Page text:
By Carmelo “Mel” Russo
The American eel is a less than common inhabitant of Seneca and Cayuga Lakes. These eels have true jaws and teeth, and are the most voracious of fresh water predators. The American eel, like its close relative, the European eel (Anguilla anguilla) must return to the Sargasso Sea, southeast of Bermuda, to spawn. After hatching, the ribbon like, transparent larvae (glass eels) are transported by ocean currents to the Atlantic coasts of North America, the Gulf of Mexico and the upper portions of South America. Gradually they gain pigment and enter their “elver” stage. At this time they make their way back into fresh water often climbing hundreds of feet in elevation. They may even go over land to reach upstream feeding grounds where they grow for approximately eight years and attain lengths up to five feet. Males are smaller. At sexual maturity, they return to the tropical ocean to spawn in deep, warm waters and then die. The officially documented record New York catch for the American eel is nearly eight pounds and it was caught in Cayuga Lake in 1984.
The American eel is native to Cayuga Lake and some of the other Finger Lakes entering them via the Oswego and Seneca River systems even prior to the construction of the canals. Jesuit missionaries, the first Europeans to visit and establish a mission on Cayuga near Union Springs, reported in 1671 that “fishing for salmon and eel is abundant.” Local folk lure also has it that Cayuga Lake was once very famous for its eel fishery. One young native angler recalls his father catching a specimen that hung nearly the length of a garage door opening. Fishermen from great distances traveled to catch the rarely seen fish because it is highly prized for its flesh.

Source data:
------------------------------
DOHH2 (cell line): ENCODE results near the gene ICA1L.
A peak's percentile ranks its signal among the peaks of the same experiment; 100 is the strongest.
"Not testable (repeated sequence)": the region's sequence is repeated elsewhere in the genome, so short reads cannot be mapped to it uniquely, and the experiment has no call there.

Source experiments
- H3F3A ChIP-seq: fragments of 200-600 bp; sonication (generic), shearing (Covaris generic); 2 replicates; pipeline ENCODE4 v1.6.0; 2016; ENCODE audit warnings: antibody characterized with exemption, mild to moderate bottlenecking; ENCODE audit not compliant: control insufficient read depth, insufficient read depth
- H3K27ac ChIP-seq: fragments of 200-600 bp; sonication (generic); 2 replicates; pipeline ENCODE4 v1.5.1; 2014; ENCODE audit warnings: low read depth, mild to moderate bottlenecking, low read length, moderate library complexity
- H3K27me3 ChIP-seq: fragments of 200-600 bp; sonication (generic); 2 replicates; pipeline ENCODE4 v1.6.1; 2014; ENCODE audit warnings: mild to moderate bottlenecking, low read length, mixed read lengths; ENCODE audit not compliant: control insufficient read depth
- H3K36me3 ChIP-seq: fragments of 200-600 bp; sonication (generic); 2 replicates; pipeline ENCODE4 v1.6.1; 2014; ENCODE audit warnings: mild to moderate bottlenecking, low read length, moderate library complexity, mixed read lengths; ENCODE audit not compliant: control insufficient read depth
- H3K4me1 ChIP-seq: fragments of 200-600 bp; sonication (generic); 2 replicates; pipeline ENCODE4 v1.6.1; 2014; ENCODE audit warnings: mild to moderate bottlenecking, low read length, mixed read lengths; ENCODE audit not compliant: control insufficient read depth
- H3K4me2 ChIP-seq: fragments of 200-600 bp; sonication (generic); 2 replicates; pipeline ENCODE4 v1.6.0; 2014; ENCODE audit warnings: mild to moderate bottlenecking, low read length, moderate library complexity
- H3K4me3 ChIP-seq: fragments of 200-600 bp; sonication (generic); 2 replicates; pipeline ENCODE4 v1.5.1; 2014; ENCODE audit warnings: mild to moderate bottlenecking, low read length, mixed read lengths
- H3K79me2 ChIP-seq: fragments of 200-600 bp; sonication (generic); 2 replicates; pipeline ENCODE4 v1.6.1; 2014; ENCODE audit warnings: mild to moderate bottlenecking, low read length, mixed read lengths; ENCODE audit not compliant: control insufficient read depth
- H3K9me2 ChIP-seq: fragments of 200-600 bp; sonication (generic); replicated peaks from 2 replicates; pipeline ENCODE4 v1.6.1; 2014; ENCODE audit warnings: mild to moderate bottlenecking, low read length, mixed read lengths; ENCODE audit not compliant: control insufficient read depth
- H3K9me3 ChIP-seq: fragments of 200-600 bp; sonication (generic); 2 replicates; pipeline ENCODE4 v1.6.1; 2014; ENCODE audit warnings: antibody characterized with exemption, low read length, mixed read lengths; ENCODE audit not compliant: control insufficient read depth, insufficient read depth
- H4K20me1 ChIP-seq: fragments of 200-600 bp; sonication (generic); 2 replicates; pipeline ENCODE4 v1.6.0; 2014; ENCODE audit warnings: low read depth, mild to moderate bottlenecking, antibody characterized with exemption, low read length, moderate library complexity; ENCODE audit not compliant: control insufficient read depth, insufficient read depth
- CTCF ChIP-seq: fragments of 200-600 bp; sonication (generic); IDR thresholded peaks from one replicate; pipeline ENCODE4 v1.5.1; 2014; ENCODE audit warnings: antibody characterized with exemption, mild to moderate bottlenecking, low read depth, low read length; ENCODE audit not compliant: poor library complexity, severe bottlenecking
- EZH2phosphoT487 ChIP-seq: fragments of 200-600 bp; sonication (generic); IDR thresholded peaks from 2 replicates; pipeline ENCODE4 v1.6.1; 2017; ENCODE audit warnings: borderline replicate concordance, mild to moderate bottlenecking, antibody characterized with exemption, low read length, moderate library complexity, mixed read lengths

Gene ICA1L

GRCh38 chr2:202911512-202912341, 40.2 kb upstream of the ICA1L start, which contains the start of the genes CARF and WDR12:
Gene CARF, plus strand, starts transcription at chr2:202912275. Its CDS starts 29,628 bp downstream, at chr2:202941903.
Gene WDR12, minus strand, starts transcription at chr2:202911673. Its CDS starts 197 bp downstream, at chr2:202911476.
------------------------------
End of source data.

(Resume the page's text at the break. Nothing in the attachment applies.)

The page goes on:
In olden times before the real life cycle of the common eel was known, it was thought eels arose from the mud by spontaneous generation. This erroneous inference developed because the roe of the females was never fully ripened when caught in fresh water. The internal maturation of the ova apparently occurs some time after arrival at sea.
Eels eat other fish and aquatic organisms. Although they appear snakelike and quite intimidating, they never bother humans. We can appreciate them as a significant, original component of the Cayuga Lake ecosystem. In recent years, there has been marked decline in the abundance of the American eel in North America. They are currently being evaluated for possible protection under the Endangered Species Act by the U.S. Fish and Wildlife Service and the National Oceanic Atmospheric Administration.
Contributing Editor: Doug Dixon
Image sources: http://www.speciesatrisk.ca/eel/Photos.asp
Eel painting © Jeffrey C Domm